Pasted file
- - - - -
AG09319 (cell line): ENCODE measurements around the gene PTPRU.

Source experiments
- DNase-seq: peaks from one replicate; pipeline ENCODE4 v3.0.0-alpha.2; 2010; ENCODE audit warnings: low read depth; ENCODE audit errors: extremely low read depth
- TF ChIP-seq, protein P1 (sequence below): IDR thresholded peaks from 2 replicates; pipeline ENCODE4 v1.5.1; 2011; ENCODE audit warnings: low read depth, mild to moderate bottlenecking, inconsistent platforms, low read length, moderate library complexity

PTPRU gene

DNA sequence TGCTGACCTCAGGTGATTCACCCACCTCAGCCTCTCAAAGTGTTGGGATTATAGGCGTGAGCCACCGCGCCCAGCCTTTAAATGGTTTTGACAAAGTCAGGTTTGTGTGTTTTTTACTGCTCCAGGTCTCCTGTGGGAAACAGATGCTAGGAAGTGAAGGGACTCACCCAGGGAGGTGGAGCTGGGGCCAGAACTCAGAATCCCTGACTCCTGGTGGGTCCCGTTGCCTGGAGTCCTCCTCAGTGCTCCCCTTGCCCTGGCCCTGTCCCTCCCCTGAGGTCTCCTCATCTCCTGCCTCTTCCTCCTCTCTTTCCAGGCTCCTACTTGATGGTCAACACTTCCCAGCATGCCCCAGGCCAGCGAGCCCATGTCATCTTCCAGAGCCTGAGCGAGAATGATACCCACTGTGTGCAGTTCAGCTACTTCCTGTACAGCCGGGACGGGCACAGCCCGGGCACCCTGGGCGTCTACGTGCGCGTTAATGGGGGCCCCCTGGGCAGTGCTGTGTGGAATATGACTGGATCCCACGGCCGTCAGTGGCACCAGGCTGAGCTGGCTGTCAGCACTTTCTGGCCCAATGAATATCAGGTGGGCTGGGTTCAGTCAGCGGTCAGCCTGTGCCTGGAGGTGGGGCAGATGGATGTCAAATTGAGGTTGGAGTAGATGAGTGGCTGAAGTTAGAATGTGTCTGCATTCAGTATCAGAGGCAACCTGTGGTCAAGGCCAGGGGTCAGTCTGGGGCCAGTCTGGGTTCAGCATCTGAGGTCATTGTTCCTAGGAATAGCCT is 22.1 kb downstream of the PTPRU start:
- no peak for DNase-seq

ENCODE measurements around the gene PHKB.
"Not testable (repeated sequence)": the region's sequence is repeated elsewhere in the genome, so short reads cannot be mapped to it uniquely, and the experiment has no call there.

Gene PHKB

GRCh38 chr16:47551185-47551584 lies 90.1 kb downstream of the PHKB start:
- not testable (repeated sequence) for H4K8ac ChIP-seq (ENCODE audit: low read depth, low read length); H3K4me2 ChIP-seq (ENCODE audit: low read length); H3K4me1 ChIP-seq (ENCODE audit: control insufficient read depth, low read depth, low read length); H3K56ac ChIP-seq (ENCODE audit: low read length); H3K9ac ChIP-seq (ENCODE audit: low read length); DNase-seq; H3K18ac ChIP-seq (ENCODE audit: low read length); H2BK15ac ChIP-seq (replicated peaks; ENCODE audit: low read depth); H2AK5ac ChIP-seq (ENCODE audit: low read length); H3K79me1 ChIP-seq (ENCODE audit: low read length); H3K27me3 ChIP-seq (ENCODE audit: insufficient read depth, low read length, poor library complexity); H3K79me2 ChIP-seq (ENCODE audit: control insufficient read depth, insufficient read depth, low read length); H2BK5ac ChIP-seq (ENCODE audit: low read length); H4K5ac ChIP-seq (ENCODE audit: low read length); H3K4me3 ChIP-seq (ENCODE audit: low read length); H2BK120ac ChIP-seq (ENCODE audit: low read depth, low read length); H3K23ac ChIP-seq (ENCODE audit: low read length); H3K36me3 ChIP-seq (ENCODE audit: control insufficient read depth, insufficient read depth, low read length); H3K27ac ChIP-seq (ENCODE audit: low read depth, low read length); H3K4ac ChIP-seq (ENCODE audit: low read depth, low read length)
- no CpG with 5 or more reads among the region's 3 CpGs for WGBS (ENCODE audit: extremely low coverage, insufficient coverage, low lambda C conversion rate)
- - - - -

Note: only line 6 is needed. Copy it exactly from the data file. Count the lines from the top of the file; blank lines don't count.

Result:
DNA sequence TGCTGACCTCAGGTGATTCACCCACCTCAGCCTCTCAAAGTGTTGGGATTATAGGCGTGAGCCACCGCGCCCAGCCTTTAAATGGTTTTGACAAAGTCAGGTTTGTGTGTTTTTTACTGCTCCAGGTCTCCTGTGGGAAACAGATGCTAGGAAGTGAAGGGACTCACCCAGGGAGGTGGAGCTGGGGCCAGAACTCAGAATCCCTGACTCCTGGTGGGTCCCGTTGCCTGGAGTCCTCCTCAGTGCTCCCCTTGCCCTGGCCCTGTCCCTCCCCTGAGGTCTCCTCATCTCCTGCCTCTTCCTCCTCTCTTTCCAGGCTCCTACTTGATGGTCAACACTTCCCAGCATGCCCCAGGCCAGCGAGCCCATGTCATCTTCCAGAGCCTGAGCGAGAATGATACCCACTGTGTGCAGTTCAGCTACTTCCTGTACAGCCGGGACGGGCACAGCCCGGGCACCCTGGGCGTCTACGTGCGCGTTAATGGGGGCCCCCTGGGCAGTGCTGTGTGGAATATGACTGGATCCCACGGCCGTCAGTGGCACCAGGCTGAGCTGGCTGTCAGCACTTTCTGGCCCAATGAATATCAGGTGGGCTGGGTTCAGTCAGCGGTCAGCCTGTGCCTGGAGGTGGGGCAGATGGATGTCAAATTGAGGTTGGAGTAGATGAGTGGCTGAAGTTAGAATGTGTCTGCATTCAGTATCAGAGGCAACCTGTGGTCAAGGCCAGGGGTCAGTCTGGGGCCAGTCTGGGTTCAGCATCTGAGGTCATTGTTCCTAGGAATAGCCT is 22.1 kb downstream of the PTPRU start: